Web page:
sulfur compounds must be kept out of tasting areas to ensure
a neutral workspace.
The key technologies driving essential oil innovation over the
last 60 years have been fractional distillation, chromatography
and biotechnology, said Colin Ringlieb (Ultra International).
Because field processing is relatively crude, the industry has
always followed up with additional refinements to ensure that
the oils that reach the market are of an acceptable quality. Field
processing involves lots of hand work and may even employ
wooden stills packed with clay—even to this day. However, he
added, groups like the citrus industry behave more like big business agriculture; they are efficient and employ clean processing.
Today, products such as citrus, savory blends and mint are
critical in many flavor systems, said Ringlieb, while herbal oils
are also important. Other categories of oils may be only contributory to overall flavor systems.
Citrus materials for flavor applications are likely to be folded,
from single to 20-times to produce terpeneless and sesquiter-peneless types for increased solubility. Meanwhile, fractions can
isolate key chemicals within essential oils.
A working knowledge of seasonal variation is critical to formulators, said Ringlieb, as is an understanding of the impact
of different fractionation techniques, ability to select materials based on the flavor task at hand and economics, stability
and details of subsequent processing. Because essential oils
are highly unstable naturally, understanding them is crucial.
Essential oils stored well will age well, he added.
Authentication is a big concern for today’s formulators, said
Ringlieb. Are blended and WONF (with other natural flavors)
flavors properly labeled? Ringlieb warned that stretching oils
by adding non-volatile oils like castor oil and vegetable oil is
a common practice amongst unreliable suppliers. Purchasers
also have to be wary and screen for synthetic chemical addition.
Meanwhile, the volume of regulatory pressures will put low-volume oils at risk, and so it is crucial for the industry to find and
maintain accessible resources for those ingredients. With just
in time deliveries, prices can be volatile—particularly as there
is no buffer inventory. As a result, big storms or other supply
limitations can be crippling.
Cloudy with a Chance of Customer Rejection: Stable
Cindy Cosmos (Bell Flavors & Fragrances) and Hedy Kulka
(IFF) discussed the formulation of stable flavors using solvent
combinations such as propylene glycol/triacetin, ethanol/triac-etin, ethanol/MCT Neobee, ethanol/MCT/sunflower, etc.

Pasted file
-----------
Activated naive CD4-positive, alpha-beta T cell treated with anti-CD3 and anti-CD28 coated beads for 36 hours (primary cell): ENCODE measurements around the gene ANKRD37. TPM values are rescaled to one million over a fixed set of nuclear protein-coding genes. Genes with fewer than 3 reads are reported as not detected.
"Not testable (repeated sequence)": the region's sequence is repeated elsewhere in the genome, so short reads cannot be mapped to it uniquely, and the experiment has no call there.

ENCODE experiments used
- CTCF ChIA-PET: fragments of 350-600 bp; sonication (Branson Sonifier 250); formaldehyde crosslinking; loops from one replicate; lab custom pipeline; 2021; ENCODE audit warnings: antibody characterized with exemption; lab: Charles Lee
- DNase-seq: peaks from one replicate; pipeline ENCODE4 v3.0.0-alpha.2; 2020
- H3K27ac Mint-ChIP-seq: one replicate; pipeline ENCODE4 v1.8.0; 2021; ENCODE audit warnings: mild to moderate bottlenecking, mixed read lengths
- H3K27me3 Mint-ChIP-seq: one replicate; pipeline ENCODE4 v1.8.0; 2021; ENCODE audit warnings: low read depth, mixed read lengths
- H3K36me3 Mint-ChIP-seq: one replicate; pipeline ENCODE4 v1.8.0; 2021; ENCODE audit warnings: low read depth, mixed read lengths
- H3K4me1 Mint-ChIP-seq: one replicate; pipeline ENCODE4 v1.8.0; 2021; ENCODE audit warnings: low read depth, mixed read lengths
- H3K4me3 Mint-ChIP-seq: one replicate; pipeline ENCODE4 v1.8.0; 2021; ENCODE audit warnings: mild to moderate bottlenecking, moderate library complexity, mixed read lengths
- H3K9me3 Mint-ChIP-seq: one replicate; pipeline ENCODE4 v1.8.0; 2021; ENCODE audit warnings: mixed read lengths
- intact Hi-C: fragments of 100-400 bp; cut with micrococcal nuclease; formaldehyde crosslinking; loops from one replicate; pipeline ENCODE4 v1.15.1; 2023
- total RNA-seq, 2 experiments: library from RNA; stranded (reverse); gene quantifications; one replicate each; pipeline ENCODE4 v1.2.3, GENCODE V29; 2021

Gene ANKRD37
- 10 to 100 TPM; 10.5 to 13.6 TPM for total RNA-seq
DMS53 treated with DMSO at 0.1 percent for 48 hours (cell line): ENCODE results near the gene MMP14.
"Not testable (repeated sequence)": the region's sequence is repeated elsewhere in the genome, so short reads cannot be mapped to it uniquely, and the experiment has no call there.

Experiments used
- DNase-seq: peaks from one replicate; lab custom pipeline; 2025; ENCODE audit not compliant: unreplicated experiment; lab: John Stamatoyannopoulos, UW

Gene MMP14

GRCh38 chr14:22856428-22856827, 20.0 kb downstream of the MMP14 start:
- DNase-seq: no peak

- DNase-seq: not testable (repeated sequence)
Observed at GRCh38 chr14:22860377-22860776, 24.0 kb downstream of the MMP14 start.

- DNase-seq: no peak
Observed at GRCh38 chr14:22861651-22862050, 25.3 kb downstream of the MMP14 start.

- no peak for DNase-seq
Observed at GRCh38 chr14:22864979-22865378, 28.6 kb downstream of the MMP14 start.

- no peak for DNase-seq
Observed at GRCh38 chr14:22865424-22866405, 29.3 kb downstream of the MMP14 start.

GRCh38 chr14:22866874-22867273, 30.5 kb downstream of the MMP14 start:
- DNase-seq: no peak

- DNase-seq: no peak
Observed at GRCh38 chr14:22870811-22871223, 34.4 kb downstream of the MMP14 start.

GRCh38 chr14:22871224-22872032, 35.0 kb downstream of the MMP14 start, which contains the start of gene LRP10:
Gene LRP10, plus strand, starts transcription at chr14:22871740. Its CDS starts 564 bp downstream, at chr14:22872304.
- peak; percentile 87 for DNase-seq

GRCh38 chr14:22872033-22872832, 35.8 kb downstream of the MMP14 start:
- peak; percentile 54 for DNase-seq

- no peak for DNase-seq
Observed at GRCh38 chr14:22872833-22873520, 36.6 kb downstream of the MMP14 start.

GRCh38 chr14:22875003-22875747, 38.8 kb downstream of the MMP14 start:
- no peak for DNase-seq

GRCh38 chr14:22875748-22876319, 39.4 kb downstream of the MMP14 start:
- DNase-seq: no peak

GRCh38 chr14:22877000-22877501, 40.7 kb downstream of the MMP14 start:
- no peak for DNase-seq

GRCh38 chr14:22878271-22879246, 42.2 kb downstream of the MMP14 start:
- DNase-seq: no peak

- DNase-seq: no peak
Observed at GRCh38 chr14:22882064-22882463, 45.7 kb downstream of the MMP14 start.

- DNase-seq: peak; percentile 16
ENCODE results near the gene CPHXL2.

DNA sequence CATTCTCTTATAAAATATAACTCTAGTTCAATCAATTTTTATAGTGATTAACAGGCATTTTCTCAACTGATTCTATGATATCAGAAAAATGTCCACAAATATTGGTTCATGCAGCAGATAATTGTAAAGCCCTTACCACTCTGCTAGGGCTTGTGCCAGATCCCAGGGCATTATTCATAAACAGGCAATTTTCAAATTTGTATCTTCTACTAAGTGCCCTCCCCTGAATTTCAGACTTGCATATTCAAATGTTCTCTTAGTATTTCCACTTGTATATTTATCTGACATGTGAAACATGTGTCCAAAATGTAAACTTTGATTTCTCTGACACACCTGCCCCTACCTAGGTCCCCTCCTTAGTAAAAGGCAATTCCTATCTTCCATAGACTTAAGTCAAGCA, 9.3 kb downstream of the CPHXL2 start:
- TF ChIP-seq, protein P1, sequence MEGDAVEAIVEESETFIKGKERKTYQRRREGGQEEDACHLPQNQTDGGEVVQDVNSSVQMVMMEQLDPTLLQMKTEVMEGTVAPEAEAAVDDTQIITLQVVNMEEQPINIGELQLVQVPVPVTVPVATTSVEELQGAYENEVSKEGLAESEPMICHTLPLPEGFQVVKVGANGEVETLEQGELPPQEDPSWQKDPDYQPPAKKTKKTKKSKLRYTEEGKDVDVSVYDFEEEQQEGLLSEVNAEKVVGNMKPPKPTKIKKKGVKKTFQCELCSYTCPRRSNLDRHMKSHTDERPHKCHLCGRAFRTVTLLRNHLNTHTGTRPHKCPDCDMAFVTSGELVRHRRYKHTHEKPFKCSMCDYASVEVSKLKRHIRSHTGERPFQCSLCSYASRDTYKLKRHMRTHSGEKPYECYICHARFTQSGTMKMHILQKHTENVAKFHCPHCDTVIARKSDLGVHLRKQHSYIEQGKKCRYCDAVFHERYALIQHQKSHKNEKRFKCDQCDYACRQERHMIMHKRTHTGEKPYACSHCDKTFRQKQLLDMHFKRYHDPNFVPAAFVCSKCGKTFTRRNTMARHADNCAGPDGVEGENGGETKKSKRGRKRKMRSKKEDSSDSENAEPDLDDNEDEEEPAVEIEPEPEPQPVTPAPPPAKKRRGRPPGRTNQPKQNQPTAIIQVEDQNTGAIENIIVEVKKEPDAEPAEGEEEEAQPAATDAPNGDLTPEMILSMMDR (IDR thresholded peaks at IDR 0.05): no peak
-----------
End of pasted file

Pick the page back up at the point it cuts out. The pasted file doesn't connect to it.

The flavorist encounters many stability issues in formulations,
the presenters noted, including cloudiness, which can of course
lead to customer rejection. The flavorist’s goal, said Cosmos, is
to formulate a robust flavor that is clear and will remain stable
even if accidentally refrigerated or exposed to extreme cold
during shipping. As transportation has become more complicated, products become exposed to ever greater temperature
and timing variables.
Assessing the appropriate solvent(s) for a formulation
requires the flavorist to consider key parameters, including the
actives present, organic compliance (if relevant), flammability,
potability, cost, stability and legal/regulatory considerations.
Solvents must withstand microbial growth and keep components
such as ketals and acetals from reacting in situ.
Kulka and Cosmos explained that flavorists must watch for
phase separation, like oil slick separation creating layers from
oeleoresins, as well as hazing and clouding, and recrystallization.
While filtration can clean this up, this is a burdensome process
that only confirms the flavor is out of balance and should have
been reworked, said Cosmos.
Cosmos and Kulka have undertaken numerous experiments
with ingredients and solvents. They presented an oleoresin in
amino triglycerides and another in propylene glycol (PG). In
the version containing triglycerides, one could observe some
Ethyl lactate or lactic acid can aid the addition of solids to a
solution. These materials taste relatively neutral, so the flavor
impact is minimal. On the other hand, triacetin is soluble in
water to a certain degree, as well as MCT, PG and others;
however, it is a plasticizer, which is a problem in gum. Triacetin
is commonly used in combination with MCT to get more solids
in an oil-based flavor.
When a formulation is completed, its solubility should be
tested via refrigeration or by adding extra solids into the solution to see what, if anything, falls out. If just a small amount of
additional solid material causes the formula to destabilize, it
From left: Glen Kraemer (Sensient), Thomas Massetti (Craftmaster Flavor
Technology) and Christina Barrera (Sensient).
From left: Kent Zeller (Hershey) and Jennifer Updegrove (Shanks Extracts).
(Continued from Page 26)